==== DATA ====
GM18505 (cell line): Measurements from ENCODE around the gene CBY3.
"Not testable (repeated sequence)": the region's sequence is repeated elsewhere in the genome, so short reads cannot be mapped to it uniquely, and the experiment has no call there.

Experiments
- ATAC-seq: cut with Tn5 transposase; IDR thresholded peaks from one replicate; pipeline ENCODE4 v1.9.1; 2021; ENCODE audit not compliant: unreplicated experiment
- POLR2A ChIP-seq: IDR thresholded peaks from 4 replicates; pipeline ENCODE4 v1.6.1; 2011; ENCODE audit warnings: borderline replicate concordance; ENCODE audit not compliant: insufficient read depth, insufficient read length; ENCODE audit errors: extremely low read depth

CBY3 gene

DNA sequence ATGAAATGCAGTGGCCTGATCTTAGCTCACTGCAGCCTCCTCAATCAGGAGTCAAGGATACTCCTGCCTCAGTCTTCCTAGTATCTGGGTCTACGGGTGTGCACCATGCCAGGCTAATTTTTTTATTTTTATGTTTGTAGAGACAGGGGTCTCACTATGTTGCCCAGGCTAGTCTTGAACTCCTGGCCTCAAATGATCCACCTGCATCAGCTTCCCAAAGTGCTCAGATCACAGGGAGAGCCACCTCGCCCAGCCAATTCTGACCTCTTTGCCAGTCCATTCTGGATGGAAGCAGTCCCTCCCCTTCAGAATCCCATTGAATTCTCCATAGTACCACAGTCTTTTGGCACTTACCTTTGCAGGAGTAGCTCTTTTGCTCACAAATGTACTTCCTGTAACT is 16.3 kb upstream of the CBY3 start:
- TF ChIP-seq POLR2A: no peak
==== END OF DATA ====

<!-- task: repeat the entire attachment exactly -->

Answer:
GM18505 (cell line): Measurements from ENCODE around the gene CBY3.
"Not testable (repeated sequence)": the region's sequence is repeated elsewhere in the genome, so short reads cannot be mapped to it uniquely, and the experiment has no call there.

Experiments
- ATAC-seq: cut with Tn5 transposase; IDR thresholded peaks from one replicate; pipeline ENCODE4 v1.9.1; 2021; ENCODE audit not compliant: unreplicated experiment
- POLR2A ChIP-seq: IDR thresholded peaks from 4 replicates; pipeline ENCODE4 v1.6.1; 2011; ENCODE audit warnings: borderline replicate concordance; ENCODE audit not compliant: insufficient read depth, insufficient read length; ENCODE audit errors: extremely low read depth

CBY3 gene

DNA sequence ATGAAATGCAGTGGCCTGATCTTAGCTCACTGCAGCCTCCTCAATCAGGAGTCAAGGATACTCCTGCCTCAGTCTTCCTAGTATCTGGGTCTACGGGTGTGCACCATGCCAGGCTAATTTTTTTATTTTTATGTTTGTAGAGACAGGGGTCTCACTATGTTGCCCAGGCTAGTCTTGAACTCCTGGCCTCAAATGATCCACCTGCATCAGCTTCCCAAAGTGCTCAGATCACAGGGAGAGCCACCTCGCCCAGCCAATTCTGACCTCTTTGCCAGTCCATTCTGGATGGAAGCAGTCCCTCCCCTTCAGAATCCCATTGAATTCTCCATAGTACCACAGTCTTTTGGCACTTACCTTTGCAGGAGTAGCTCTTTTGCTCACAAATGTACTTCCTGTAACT is 16.3 kb upstream of the CBY3 start:
- TF ChIP-seq POLR2A: no peak